As a book that that seeks to upend commonly held historical notions, Robert N. Rosen’s “Saving the Jews” is by its very nature a combative work. But even by Rosen’s standards, his 17th chapter is a confrontational one. It is here that he engages FDR’s detractors most directly, in language that prompted 55 scholars to sign a petition condeming the book.
The chapter, titled “American Jewish Patriots, Palestinian Jewish Terrorists, and ‘the Irgunist Hoax,’” begins with a catalog of American Jewish contributions to the war effort: 550,000 Jewish American soldiers; 36,000 medal recipients; 35,157 casualties, and 8,000 killed in action. For Rosen, himself the son of a World War II veteran, such figures are central, a demonstration not only of American Jewry’s concern for Europe’s Jews but of FDR’s, as well.
Rosen contrasts those Jews who served in the U.S. armed forces with “a group of young Palestinian Jews stranded in the United States [who] sat out the war in America, preferring to agitate for the overthrow of the British in Palestine rather than enlist and fight Nazis themselves.” At the center of this group is Hillel Kook, aka Peter Bergson, an activist allied with the Irgun, the militant Zionist group active in Palestine in the years leading up to Israel’s creation.
In setting up his portrait of Bergson — several of whose followers did actually fight in the war — Rosen puts himself directly at odds with the work of Rafael Medoff, director of the David S. Wyman Institute for Holocaust Studies, and with Wyman himself, author of the book “The Abandonment of the Jews: America and the Holocaust, 1941-1945” (Pantheon, 1984), a much-lauded bestseller.
For Wyman and Medoff, co-authors of the book “A Race Against Death: Peter Bergson, America, and the Holocaust” (The New Press, 2002), Bergson is a hero, a central figure in alerting the world to Hitler’s bloody plan. For Rosen, Bergson is a charlatan who cynically employed the plight of Europe’s Jews in furthering his true goal: overthrowing British rule in Palestine. In the course of his Bergson discussion, Rosen takes direct aim at Medoff, Wyman and others. In one instance, he writes of “America-bashing Roosevelt decriers.” In another, he speaks of the “anti-FDR, pro-Irgun, anti-American version of history.”
The Wyman Institute petition is built around these two quotes. “In Robert N. Rosen’s new book,” the petition reads, “he impugns the patriotism of scholars… who have taken issue with the Roosevelt administration’s response to the Holocaust. Mr. Rosen accuses these scholars of promoting ‘an anti-American version of history’ and of engaging in ‘America bashing.’
Though carried out in scholarly guise, the feud between Rosen and the Wyman Institute, some following it say, is more akin to a schoolyard brawl than to a clear-eyed historical debate.
“On both sides there is a commitment,” said Peter Novick, emeritus professor of history at the University of Chicago and the author of “The Holocaust in American Life” (Houghton Mifflin, 1999), a chronicle of the uses and abuses of the Shoah in the postwar years. “The beating up on America and the administration is way overdone and ahistorical. On the other hand, there are those committed to polishing up the memory of FDR.”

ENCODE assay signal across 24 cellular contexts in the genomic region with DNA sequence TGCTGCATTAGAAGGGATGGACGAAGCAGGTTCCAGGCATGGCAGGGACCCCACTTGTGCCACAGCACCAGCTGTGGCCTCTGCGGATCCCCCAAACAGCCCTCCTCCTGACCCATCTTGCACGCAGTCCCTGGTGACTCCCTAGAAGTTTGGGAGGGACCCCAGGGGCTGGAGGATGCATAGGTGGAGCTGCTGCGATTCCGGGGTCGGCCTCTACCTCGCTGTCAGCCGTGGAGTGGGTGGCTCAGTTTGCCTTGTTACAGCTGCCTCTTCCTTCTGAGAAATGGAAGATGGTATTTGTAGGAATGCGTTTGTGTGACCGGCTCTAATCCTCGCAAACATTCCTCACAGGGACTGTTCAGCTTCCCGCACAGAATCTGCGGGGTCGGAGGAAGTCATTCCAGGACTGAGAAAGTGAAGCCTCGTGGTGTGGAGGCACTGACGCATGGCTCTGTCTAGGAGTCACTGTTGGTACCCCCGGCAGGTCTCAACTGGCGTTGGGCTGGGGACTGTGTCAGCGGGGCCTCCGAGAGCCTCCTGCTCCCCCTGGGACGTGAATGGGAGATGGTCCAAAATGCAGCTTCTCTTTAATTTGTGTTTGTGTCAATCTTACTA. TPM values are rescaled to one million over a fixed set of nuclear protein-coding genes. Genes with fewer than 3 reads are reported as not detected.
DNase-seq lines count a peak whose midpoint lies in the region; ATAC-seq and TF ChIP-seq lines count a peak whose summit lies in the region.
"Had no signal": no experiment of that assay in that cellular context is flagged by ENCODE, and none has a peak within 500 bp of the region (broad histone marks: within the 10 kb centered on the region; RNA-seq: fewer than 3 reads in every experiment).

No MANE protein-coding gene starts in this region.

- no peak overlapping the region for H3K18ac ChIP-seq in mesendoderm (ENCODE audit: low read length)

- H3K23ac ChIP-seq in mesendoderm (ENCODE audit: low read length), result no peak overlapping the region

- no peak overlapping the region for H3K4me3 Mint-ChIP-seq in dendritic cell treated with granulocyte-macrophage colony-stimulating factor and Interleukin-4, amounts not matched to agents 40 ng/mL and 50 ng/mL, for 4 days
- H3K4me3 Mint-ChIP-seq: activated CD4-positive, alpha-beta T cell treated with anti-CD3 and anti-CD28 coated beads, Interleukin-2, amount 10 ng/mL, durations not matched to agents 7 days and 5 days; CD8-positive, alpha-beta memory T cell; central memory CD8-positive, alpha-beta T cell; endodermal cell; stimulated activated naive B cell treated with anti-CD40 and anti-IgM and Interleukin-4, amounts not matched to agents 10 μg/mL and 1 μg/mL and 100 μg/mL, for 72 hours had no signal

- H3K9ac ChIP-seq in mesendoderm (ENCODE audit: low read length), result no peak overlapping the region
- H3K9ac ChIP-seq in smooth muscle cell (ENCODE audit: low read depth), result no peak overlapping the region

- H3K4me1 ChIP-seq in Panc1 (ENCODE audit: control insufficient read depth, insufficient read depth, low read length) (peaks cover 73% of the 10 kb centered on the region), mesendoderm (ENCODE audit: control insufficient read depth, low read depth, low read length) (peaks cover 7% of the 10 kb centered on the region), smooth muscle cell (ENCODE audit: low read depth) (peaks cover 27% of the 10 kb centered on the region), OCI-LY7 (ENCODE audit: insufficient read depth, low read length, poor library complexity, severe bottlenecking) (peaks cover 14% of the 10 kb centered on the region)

There appears to be little interest on either side in reckoning with the opposition’s ideas. Many of those who signed the petition told the Forward that they did so without reading the book. Rosen, meanwhile, when asked what he made of the the Wyman Institute’s critique (a compendium of scores of alleged scholarly misdeeds), said that he had been too busy to get to it. Both Medoff, a prolific writer of op-eds and letters to the editor of newspapers and magazines, and Rosen, a divorce lawyer, clearly have a taste for confrontation. If anything, Rosen claims to enjoy the furor his book has unleashed. “I couldn’t get any publicity for my book until the Wyman Institute came around,” he said. “I relish this.”
But not all the parties involved are fans of the stark terms in which the feud has been waged. Laurel Leff, who is the author of last year’s “Buried by the Times: The Holocaust and America’s Most Important Newspaper” (Cambridge University Press) and also a signer of the petition, expressed displeasure with the way positions and ideas in the debate have been caricatured — including her own. “Rosen implies that I’m a supporter of the Bergson group, a sort of Irgunist, when I’m really no such thing,” she said. Leff, who regards herself as more sympathetic to Roosevelt than Medoff is, ultimately argued for balance. “You can say that American servicemen were heroes and still argue that American could have done more,” she said.
Offering what was perhaps the affair’s most measured note — and Rosen’s biggest endorsement — was Harvard Law School professor Alan Dershowitz, who also authored an afterword for the book. “The Holocaust is such an emotional issue, nobody can be neutral,” he told the Forward. “I didn’t necessarily come away agreeing with all of Rosen’s conclusions, but for me there was a lot of new information, a lot of new perspective. The question you pose when you read a book is, ‘Did I learn more today than knew before?’ and here the answer, very decidedly, is yes.”
Gabriel Sanders is the associate editor of the Forward.